On both sides of the spectrum, we keep putting privacy, and our lack of it, in a negative context. And even though it’s important to emphasise that our privacy needs protection, it should also be considered as a source for creating new and exciting (and personal!) experiences. But only if we change our narrow view on privacy can we use it as a valuable resource for better products.

Understanding the current frame of privacy and personalisation

When we go online, it doesn’t take long before we’re asked, ‘Do you want a customised experience, or do you want your privacy?’ But is this a fair question? And do we have to make this choice?

Today, privacy is presented as a state that comes at the cost of creating a joyful, personalised online experience. Whenever I enter an online store, I have to choose between my privacy (i.e. decline cookies and trackers) or a personalised experience that follows me around the web. To help me decide, most shops try to convince me to go for the second option to enjoy the complete experience.

I find it hard to understand that after all the trouble a shop has gone through to get me on their site, the first thing they do is ask me to hand over my information. Talk about missing the mark on a good first impression!

Because of its omnipresence, you would almost forget that this is a weird practice. Instead of choosing between my privacy or handing over my data at the door, I’d rather brands greet me with a warm welcome and invite me to explore this new and exciting place I just discovered — more like entering a physical store.

Now, one could argue that this unfortunate experience stems from regulation authorities forcing these annoying questions on me, but the problem lies deeper. In fact, directly asking the question with a simple accept or reject option gives me the feeling of being in control and of the shop respecting my sovereignty. (By the way, I always choose ‘Reject All’, and I can only recommend it.)

The fact that I have to select presumes a relation between a personalised experience and my privacy. And the way personalisation and advertising work today, this is indeed true. Most shops offer a ‘lesser’ experience if you don’t go all-in: content might not be shown, recommendations are off, or the site doesn’t work at all. Still, this representation is flawed because it assumes a non-negotiable correlation between the two, as if there were no other option.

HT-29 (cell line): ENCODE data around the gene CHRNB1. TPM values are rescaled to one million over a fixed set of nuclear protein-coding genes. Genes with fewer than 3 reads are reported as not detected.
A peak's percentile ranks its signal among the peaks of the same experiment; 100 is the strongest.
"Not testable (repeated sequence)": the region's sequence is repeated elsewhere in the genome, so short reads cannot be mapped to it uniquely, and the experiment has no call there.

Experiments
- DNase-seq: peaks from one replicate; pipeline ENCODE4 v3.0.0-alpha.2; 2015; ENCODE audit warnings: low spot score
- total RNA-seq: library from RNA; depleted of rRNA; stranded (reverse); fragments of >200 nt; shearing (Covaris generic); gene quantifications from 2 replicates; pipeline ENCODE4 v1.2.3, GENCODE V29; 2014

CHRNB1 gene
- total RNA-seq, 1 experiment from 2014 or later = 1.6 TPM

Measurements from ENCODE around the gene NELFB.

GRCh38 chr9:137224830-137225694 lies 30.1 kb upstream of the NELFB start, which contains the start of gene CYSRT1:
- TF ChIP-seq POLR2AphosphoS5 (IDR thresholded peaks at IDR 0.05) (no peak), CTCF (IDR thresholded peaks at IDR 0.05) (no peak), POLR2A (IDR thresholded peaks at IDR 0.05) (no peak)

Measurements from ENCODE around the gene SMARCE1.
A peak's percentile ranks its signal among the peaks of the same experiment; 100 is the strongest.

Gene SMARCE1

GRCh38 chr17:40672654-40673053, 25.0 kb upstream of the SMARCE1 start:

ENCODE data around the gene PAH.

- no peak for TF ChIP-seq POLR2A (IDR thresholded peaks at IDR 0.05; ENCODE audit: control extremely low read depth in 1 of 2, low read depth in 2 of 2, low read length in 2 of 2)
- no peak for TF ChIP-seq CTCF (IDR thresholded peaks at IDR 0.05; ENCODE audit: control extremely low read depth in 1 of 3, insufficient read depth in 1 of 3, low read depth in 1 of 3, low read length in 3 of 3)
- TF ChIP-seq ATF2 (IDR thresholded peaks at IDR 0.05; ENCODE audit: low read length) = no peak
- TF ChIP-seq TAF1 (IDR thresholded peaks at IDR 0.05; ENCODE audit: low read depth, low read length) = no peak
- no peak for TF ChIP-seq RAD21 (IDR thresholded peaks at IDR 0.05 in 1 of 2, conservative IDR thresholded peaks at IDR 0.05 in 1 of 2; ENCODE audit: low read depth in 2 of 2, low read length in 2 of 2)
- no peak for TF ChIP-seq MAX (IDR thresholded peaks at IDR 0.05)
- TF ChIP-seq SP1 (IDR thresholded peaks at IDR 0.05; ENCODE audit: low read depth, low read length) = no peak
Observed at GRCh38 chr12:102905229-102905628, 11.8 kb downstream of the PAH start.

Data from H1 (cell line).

As a company, this puts you in a difficult position. You want to give the best possible experience; for this, you need to know your customers’ preferences and make use of analytics tools to boost your sales. At the same time, you want to respect your customer’s privacy. And as a customer myself, I want my privacy respected.

What does the future of privacy look like?

Let’s recap:

  • Privacy concerns put us all on edge: customers and companies alike.
  • A traditional perspective argues our level of personalisation essentially decreases as our privacy increases.
  • We need to break out of this narrow, negative view of privacy. It’s time to see privacy as a valuable resource for better products.

So how do we make this happen? How do we face the apparent tradeoffs between a personalised experience and safeguarding privacy?

Head over to part two for a new path to designing our way to privacy online.